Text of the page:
The other day in class, a student came up to me during break and asked if I had a minute to answer a question. Usually students ask me for help with something that they are learning in one of their other English classes, and I’m happy to help. Below is how the conversation went down. (For anonymity’s sake, let’s call the student Stuart.)
- Stuart: Teacher, in America, what do you do if you ask your roommate to buy things at the store for your apartment? Do you pay them back?
- Me: Well, yes, usually I would pay them back, unless we take turns buying things.
- Stuart: Well, do you ask them directly to pay you?
- Me: It’s tricky. (Thinking that he needs to answer this for an “American culture” question in a book, I try to teach him some vocabulary.) In America you don’t want to seem stingy, and sometimes you might tell people you owe me money. If it’s $20.17, you would just say you owe me $20.
- (We continue talking for a few minutes about splitting the bill at restaurants and then I tell him that break is over and we can continue this after class. Sure enough, after the bell rings, Stuart waits patiently until everyone has left the classroom and then begins asking more questions.)
- Stuart: So in my dormitory, I always buy the paper for the toilet, you know?
- Me: Yes, toilet paper.
- Stuart: So I bought a big bag of toilet paper (motions with his hands how big it was), but now it’s down to here (motions with hands to a small amount). My roommates always use the toilet paper but don’t ever buy any.
- Me: That sounds annoying.
- Stuart: Yes, very annoying. They never do laundry, I always have to pay for it. What should I do?
- Me: Have you tried talking to them about it? I know it’s difficult, I’ve had problems like this before. Maybe you can say that you bought the toilet paper last time and ask them to buy some next time.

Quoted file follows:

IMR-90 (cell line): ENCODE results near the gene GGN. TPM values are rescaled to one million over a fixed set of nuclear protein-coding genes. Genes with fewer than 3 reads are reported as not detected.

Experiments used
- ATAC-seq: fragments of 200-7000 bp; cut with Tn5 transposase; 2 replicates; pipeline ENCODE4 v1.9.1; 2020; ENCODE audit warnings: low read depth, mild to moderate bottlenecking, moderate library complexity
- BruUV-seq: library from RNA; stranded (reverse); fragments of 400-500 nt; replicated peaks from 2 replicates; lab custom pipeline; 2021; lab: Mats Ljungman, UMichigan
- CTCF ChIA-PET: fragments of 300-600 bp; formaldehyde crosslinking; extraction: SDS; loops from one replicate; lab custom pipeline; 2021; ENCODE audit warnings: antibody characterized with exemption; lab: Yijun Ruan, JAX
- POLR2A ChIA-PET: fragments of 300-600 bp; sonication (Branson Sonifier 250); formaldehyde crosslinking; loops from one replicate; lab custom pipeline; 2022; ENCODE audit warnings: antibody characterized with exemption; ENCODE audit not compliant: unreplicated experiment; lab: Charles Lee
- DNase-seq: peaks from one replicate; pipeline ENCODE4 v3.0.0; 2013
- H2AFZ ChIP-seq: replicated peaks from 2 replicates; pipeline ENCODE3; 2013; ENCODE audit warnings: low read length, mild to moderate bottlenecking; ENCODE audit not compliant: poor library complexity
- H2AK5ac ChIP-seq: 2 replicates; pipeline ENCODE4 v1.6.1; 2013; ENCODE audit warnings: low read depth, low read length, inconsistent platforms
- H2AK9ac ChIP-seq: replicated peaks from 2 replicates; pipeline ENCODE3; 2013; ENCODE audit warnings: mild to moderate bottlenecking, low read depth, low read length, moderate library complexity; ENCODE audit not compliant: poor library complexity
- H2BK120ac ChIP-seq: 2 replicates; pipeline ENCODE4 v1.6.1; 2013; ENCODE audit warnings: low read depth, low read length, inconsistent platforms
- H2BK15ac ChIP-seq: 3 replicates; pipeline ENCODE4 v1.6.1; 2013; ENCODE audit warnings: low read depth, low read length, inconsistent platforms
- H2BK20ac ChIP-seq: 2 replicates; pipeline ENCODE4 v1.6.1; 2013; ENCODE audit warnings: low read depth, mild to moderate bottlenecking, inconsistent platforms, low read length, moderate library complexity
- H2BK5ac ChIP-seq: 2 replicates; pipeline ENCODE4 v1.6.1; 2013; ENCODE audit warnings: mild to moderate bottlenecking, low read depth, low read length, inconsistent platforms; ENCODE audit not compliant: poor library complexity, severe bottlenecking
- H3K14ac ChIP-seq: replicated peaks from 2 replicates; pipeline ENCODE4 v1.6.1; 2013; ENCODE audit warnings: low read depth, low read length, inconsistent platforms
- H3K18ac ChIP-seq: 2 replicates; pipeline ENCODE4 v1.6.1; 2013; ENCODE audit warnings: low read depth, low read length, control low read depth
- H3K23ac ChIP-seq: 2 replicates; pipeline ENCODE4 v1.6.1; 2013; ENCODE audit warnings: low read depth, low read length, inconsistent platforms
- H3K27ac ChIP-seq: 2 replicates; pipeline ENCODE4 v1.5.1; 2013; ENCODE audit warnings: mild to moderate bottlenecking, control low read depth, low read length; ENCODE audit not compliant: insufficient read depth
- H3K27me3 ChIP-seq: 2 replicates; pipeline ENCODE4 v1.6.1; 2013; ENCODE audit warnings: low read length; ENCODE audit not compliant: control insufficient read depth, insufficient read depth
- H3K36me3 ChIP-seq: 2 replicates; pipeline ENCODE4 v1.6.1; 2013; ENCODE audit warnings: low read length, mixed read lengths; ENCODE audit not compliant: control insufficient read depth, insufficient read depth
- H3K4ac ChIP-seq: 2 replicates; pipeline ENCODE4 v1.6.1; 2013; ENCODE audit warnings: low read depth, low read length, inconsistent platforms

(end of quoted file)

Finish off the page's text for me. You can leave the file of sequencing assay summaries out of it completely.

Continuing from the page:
- Stuart: Ok, so I should tell them directly? Ah, but that’s difficult.
- Me: Yeah, go for it! This will be your homework, ok? Report back to me about it next week.
- Stuart: Ok (smiling), thank you!
Stuart was really concerned/annoyed/frustrated with his roommates being slackers and not paying for things, and he didn’t have anyone to vent to. He came to me to ask what to do, which is the perfect example of how, to many students here, foreign teachers are more than just teachers. Could you ever imagine asking one of your college professors about a roommate conflict? My students are remarkably forthcoming with personal things– I’ve heard about their heartbreaks, their family troubles, their dreams for the future– and I’ve only been their teacher for three months. To my knowledge there is no counseling center at DUT, so when students are stressed, lonely, or upset, and feel like they can’t talk with their friends, they either internalize it or talk to a foreigner who can offer them some outside perspective. I’m happy to chat with my students, and I genuinely do care about their wellbeing.
I heard the other day that one of my bubbliest students is “very sick” and might not come back to school for a few months. I wasn’t sure what could be wrong with him because he always showed up to class with a big smile on his face. In his class, he was one of the first names I was able to remember, because of his outgoing and fun-loving personality. As an example of how awesome he is, in a skit that he performed last week, he pretended to be a girl, complete with a towel wrapped around his head like a headscarf, and two toilet paper rolls stuffed in his jacket as boobs… it was hysterical. I wish I had my camera! Anyways, after I heard that he was sick, I got worried and kept wondering what could be wrong with him, and it made me realize how much I care about my students. I feel like a protective mother duck!
So…moral of these stories…it’s not always just about toilet paper…